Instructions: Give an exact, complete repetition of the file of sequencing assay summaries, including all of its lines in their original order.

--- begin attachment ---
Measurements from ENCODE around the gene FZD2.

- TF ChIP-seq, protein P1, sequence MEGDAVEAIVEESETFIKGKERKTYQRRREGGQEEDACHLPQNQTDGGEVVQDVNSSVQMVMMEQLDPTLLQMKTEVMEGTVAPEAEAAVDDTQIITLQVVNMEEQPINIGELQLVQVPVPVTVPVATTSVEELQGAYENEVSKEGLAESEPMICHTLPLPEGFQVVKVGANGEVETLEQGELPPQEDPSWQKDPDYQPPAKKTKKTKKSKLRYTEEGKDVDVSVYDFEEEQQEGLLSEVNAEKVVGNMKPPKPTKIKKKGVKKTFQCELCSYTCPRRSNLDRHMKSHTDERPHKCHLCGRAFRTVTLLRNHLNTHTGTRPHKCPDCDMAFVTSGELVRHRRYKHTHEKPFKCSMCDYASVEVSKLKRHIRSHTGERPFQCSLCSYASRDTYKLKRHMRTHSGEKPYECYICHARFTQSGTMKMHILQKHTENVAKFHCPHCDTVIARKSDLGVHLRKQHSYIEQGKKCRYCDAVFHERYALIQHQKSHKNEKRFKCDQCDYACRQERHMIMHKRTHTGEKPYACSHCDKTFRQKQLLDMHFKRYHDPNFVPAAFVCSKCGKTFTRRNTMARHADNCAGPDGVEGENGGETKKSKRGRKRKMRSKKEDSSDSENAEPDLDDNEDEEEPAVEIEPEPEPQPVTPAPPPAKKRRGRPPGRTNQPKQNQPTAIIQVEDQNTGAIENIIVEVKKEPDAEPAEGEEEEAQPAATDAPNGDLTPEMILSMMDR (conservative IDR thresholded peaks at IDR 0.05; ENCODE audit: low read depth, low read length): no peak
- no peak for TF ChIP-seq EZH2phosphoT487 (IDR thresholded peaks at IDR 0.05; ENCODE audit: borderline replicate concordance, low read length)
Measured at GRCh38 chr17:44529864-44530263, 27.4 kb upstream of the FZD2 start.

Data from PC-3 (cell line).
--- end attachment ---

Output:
Measurements from ENCODE around the gene FZD2.

- TF ChIP-seq, protein P1, sequence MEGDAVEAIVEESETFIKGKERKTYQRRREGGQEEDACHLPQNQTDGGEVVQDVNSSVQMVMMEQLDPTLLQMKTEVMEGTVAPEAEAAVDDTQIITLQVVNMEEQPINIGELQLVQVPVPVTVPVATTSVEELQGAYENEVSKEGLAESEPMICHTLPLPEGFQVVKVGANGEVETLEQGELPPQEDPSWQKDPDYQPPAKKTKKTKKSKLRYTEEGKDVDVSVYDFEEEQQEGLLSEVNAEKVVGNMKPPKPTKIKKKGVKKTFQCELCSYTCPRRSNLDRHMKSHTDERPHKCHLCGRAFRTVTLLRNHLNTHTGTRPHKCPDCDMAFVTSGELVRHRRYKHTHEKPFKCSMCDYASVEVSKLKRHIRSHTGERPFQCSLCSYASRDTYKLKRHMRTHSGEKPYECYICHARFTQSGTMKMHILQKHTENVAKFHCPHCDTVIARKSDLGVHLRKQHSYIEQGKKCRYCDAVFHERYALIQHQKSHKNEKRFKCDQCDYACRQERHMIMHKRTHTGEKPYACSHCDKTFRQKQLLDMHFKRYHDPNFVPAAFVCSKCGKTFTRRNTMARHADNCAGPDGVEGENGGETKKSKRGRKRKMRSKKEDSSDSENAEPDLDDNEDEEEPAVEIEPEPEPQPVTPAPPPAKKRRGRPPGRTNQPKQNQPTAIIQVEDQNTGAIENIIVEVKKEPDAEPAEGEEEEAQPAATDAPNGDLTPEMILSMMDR (conservative IDR thresholded peaks at IDR 0.05; ENCODE audit: low read depth, low read length): no peak
- no peak for TF ChIP-seq EZH2phosphoT487 (IDR thresholded peaks at IDR 0.05; ENCODE audit: borderline replicate concordance, low read length)
Measured at GRCh38 chr17:44529864-44530263, 27.4 kb upstream of the FZD2 start.

Data from PC-3 (cell line).